A Canadian judge has ruled that a woman can keep her C$19,000 ($14,300, £11,210) engagement ring.
Lauren Arbuckle’s ex-fiance sued her after their relationship ended because of squabbles over wedding finances.
Devin Sherrington sued for the return of the ring and a $6,000 loan after the three-year relationship fell apart.
A Nova Scotia court found that although she ended the relationship, it was not her idea to break up so she did not have to return the gift.
Small claims adjudicator Gregg Knudsen said that since the 3.25 carat diamond ring was gifted on the condition the two would marry, the entire matter rested on who ended the engagement.
The couple had been engaged for one year before deciding to call it quits because the two could not agree about how to pay for the wedding.
Ms Arbuckle wanted a lavish affair, while Mr Sherrington wanted something more cost-conscious.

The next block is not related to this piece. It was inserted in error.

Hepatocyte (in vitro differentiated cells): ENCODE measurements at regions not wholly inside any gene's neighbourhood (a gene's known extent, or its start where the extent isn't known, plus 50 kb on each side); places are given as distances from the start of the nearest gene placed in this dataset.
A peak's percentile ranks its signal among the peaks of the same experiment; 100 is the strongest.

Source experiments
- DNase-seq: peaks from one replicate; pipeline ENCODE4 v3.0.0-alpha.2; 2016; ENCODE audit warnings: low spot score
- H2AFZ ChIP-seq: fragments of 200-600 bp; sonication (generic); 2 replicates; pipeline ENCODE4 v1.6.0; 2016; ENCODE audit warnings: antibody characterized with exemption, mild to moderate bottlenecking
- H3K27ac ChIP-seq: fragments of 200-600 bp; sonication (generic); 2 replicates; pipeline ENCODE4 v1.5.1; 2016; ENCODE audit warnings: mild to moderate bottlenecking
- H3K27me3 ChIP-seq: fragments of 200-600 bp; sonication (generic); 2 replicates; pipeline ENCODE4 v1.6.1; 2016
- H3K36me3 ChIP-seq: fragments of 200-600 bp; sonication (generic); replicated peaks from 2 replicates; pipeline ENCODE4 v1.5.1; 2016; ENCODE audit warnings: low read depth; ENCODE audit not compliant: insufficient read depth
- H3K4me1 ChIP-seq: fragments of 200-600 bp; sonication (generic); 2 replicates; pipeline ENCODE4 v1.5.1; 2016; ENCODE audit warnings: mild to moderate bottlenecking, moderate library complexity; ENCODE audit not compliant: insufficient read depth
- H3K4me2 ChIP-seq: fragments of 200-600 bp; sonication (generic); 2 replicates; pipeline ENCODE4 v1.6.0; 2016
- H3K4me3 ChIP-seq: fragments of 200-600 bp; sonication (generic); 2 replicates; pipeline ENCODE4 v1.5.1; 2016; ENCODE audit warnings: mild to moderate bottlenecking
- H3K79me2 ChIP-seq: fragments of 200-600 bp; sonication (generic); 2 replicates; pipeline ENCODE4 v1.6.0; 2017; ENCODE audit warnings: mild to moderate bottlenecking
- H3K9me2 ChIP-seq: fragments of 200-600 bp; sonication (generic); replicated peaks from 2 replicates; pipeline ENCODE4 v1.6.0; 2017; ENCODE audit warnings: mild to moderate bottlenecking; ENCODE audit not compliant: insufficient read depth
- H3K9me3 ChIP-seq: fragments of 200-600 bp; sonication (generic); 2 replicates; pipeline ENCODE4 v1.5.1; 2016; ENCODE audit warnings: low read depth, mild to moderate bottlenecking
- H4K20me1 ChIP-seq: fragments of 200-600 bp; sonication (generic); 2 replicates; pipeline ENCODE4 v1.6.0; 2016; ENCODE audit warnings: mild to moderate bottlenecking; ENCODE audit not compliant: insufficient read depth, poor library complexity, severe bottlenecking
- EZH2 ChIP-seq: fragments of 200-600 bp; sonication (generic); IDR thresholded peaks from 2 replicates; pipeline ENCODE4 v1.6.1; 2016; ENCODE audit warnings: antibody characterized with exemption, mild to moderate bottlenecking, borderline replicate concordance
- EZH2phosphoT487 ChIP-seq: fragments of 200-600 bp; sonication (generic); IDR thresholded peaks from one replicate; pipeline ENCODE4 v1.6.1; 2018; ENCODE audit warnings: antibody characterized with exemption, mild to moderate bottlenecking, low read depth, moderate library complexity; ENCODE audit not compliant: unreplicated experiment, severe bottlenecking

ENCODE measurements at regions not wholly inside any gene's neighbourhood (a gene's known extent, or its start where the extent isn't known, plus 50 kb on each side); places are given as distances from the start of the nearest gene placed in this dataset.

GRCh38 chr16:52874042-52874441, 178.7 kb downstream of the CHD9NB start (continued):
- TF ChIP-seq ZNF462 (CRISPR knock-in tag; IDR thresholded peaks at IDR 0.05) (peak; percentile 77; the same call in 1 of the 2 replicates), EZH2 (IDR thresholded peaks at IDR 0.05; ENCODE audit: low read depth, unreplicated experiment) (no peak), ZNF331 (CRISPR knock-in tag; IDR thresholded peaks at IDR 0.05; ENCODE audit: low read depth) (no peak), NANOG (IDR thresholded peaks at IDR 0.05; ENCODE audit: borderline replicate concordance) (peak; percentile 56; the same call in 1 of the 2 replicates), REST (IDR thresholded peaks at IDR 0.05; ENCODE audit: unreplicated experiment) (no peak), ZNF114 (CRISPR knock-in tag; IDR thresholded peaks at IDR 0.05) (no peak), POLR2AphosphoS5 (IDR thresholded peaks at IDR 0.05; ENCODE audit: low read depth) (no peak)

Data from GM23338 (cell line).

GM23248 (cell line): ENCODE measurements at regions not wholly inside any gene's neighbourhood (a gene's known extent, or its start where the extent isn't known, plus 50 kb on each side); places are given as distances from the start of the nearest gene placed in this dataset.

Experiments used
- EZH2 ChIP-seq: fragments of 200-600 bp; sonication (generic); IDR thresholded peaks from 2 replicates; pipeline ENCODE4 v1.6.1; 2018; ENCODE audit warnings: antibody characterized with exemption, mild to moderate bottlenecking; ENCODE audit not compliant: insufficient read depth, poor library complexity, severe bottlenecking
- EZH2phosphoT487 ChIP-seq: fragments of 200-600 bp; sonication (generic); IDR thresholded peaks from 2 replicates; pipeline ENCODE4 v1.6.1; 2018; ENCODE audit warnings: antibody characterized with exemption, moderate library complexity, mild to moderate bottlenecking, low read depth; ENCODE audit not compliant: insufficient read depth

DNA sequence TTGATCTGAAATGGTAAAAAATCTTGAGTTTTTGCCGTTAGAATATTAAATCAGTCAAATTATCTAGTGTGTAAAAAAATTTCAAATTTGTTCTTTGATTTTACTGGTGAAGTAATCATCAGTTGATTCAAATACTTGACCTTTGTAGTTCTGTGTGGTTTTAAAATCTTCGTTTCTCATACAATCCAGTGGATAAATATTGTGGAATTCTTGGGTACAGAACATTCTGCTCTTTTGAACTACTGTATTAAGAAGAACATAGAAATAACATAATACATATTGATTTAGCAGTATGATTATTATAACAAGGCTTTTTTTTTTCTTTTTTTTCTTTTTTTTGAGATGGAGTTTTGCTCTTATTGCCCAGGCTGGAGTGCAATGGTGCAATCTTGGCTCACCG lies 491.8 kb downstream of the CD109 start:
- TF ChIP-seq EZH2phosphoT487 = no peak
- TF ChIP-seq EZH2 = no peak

He didn’t believe his fiancee could afford her half of the wedding cost, the court heard, and feared he would get stuck paying for the whole bill.
He suggested postponing the wedding but she did not want to. Finally, she decided to end the relationship.
At first, Mr Sherrington told Ms Arbuckle she could keep the ring, text messages show. But later, he asked for it back, as well as money he says he loaned her for a trip to Mexico.
Ultimately, Mr Knudsen found that it was Mr Sherrington who called off the engagement, and so the ring rightfully belongs to Ms Arbuckle – although he also ruled that she had to pay him back about C$3,000 for the Mexico trip.
“I find the postponement was an indefinite postponement, sufficient to treat the engagement as over. Ms. Arbuckle may have ended the relationship but Mr. Sherrington ended the engagement,” he said.
But Ms Arbuckle’s victory is short-lived, as she has had to file for bankruptcy and all her assets – including the ring – are being held by a trustee.